Sign up FAST! Login

America Is Not Friendly to Black People

Stashed in: Awesome, Crime!, inequality, America!, That's racist!, America, Po Po!, Racism, Societal Woes, uh oh

To save this post, select a stash from drop-down menu or type in a new one:

The nauseating murder of African-American teenager Michael Brown in Ferguson is just the latest high-profile example of the consequences of hyper-militarized law enforcement + racism.

What should citizens do when police commit unlawful acts?

the photo is amazing.  it should win a pulitzer.  it even has "f*ck the police" graffiti on the mailbox.

It made me wonder what the context was but all the Deadspin article says is:

Top Photo via Scott Olson/Getty Images

When the BUSINESS press says police militarization is out of control...

"We rolled lighter than that in an actual warzone."

Are all police locally regulated? Or do the states or Feds have any jurisdiction to police the police?

not sure if this comes here is text:

Eric Garland, "Let us discuss the nature of authority in a police state versus a democracy. In a police state, you are required, as an individual, to side with authority figures at all times, even excusing obvious and absurd abuses of the public trust.

In a democracy, the authorities must prove to you, the individual, that they are worthy of that trust. Your individual rejection of their authority may not hold sway in every instance (see Cliven Bundy, or my opposition to the Iraq War) but they are overall accountable to the public for their actions. You are not forced to give them the benefit of the doubt when authority figures clearly deserve no such thing.

A few miles from my house, members of the Ferguson, Missouri police force, according to multiple eye witnesses, chased an unarmed teenager with his hands up into the middle of the street and emptied a clip into him. They then left his body in the middle of the street for hours without the slightest hint of professional procedure, and then proceeded to change their story multiple times as to the nature of the altercation.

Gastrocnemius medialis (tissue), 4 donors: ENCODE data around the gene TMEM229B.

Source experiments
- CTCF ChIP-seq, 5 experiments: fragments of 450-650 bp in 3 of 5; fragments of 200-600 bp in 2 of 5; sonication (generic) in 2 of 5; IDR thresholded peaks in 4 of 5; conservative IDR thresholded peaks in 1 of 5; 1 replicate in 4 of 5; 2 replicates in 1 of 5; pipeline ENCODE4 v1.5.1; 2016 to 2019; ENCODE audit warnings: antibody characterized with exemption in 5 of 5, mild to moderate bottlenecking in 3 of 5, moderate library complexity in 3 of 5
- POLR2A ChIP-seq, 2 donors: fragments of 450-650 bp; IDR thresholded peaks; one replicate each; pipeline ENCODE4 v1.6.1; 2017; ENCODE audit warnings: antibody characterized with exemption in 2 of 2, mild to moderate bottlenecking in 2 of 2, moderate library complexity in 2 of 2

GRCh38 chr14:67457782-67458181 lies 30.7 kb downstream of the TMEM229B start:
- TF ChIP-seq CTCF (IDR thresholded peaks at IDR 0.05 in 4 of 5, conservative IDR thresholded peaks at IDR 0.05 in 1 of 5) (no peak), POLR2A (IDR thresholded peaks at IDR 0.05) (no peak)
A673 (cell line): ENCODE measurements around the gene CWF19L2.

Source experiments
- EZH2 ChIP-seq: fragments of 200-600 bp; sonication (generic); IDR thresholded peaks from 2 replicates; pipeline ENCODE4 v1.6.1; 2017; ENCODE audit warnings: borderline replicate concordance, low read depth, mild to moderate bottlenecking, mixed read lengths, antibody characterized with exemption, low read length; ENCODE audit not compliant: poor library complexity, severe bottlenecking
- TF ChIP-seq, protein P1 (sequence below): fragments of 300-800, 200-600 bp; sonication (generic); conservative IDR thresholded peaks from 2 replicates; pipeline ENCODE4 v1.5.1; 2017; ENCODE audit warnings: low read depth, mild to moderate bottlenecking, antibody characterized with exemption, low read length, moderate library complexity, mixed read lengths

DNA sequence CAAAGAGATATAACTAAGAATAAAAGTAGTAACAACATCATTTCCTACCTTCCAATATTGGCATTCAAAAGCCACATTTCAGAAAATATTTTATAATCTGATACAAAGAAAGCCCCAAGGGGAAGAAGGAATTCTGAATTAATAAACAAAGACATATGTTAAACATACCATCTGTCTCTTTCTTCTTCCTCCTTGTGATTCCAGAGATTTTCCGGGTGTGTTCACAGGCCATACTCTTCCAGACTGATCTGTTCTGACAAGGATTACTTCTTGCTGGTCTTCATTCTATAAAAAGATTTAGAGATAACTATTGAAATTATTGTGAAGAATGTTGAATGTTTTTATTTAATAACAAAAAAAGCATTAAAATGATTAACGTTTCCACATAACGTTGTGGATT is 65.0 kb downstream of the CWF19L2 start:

This is still a democracy, if we continue to want one. And as such, we are not obliged to give the Ferguson Police the 50/50, he said/she said benefit of the doubt while they get their story straight enough to have a vague press conference and lawyer up. If their officers and chain of command cannot come forth with an organized response after they kill an unarmed citizen in broad daylight, we should not assume that they have some reasonable story. In fact, it may be more reasonable to assume the opposite - that this was wanton criminal behavior from its officers - until they prove otherwise.

The St. Louis County police, Missouri State Police, or even the U.S. Marshals should step in as authority figures until the Ferguson Police can show why they deserve a legitimate role in Ferguson, St Louis, Missouri, or this nation. The rule of law must be maintained by proper authorities.

If this was an autocracy, I would tremble for my life for daring to ask for accountability. But it isn’t. And neither is this the hatred of authority figures - simply a request that they show how they are living up to the most hallowed principles of this nation as they exercise an extremely sensitive power over the citizenry: life and death.

This is the most sacred issue of democracy: rule of law."

Jared, thank you for that. Heartbreaking in the truth that it speaks. 

I didn't realize until I read this Atlantic article that St Louis is one of the most segregated cities in America:

The Washington Post weighs in (with graphs and studies):

That larger context — about geography, history and race — should be part of the conversation about what happened on both Saturday and Sunday. I have no special insight into the community of Ferguson itself, but I foundthis column from the Post-Dispatch's Aisha Sultan helpful in starting that conversation. Ferguson, she writes, is "a place where it's easy for the economic recovery to bypass the poor":

It's part of north St. Louis county, where whites left en masse beginning in the 1960s, creating one of the most extreme cases of "white flight" in the country. But many who remained in power are still white, including much of the law enforcement. A local lawyer said whenever she goes into the North County courthouse all the defendants are always black, the cops always white.

White flight occurred in the 60's in Jacksonville, Fl as well (my hometown) and rather than have the black majority constituency of the urban core hold positions of authority, the white city leaders proposed consolidating outlying suburbs into one giant white-majority whole.  The Consolidation measure passed.

Geez this country has a lot of work to do.

You May Also Like: